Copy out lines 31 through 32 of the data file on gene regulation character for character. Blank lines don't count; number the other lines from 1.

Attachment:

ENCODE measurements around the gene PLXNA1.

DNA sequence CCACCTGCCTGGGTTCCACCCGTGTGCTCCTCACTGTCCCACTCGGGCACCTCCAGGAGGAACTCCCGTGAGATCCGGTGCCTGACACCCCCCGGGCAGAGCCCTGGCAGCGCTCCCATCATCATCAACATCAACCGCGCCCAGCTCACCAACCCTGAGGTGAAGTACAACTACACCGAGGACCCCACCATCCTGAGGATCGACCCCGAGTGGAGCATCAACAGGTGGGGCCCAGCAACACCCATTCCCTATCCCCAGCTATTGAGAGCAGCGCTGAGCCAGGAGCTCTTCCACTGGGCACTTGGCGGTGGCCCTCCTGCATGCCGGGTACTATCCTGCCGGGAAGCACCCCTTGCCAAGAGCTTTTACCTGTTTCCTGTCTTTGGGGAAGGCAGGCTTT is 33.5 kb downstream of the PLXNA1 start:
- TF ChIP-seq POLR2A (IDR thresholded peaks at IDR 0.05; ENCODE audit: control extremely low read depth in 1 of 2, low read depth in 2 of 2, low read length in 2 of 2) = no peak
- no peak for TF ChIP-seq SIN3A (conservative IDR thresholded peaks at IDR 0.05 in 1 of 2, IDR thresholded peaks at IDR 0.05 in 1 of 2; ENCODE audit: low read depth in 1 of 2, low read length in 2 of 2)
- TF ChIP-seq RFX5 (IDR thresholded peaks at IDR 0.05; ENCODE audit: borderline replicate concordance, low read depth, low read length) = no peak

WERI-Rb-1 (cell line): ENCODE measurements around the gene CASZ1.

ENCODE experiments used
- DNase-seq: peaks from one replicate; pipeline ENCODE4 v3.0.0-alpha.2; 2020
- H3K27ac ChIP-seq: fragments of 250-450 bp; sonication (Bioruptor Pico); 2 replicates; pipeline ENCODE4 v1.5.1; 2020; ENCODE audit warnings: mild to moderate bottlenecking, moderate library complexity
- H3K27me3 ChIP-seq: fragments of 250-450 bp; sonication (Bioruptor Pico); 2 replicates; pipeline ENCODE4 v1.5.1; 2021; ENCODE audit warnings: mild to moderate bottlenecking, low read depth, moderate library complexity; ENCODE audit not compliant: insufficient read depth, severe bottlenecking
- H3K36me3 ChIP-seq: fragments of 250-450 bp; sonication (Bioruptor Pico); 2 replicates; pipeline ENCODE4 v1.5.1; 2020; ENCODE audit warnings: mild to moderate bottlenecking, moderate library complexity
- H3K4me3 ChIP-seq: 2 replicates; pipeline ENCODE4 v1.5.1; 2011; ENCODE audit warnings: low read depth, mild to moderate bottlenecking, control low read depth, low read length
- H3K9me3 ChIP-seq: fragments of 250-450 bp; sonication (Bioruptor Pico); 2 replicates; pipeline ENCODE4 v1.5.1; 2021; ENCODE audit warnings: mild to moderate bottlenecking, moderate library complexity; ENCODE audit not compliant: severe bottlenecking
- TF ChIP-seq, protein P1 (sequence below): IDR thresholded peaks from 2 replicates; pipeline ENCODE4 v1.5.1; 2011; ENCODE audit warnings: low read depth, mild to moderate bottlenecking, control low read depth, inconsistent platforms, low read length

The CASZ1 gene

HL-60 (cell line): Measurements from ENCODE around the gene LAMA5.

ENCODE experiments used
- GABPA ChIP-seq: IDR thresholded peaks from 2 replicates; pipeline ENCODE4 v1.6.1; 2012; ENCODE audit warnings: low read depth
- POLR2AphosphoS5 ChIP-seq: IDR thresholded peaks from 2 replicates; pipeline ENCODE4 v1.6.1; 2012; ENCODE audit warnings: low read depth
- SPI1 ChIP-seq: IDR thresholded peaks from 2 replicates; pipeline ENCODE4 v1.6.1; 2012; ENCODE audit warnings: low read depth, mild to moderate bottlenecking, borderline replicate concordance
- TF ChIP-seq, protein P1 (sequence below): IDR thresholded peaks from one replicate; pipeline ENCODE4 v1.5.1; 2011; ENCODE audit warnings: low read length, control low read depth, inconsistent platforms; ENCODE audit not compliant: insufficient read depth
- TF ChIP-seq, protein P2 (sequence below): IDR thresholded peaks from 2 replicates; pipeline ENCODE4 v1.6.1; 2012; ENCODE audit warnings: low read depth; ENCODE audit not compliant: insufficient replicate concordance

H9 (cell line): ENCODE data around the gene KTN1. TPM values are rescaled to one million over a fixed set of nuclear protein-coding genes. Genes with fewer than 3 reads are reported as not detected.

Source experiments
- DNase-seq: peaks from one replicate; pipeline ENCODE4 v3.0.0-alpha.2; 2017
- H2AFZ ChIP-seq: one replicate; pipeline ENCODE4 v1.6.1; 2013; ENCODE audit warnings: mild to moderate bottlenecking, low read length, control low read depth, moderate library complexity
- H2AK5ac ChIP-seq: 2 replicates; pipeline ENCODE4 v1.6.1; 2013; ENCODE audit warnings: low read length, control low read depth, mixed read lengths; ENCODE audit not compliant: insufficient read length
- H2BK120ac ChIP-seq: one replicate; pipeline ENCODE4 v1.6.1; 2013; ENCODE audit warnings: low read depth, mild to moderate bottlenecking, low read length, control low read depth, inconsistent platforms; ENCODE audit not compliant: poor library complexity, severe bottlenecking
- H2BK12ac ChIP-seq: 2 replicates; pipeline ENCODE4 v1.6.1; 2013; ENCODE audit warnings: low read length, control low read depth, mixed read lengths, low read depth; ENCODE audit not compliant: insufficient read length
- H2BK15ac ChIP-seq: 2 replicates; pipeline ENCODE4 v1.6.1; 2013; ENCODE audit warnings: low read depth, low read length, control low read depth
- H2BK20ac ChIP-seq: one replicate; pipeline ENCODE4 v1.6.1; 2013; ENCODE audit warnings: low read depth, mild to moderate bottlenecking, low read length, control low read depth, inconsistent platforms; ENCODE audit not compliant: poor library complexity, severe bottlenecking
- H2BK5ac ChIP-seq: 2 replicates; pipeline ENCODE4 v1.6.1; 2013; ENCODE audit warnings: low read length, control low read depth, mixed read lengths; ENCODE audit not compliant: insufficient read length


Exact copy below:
- H2BK20ac ChIP-seq: one replicate; pipeline ENCODE4 v1.6.1; 2013; ENCODE audit warnings: low read depth, mild to moderate bottlenecking, low read length, control low read depth, inconsistent platforms; ENCODE audit not compliant: poor library complexity, severe bottlenecking
- H2BK5ac ChIP-seq: 2 replicates; pipeline ENCODE4 v1.6.1; 2013; ENCODE audit warnings: low read length, control low read depth, mixed read lengths; ENCODE audit not compliant: insufficient read length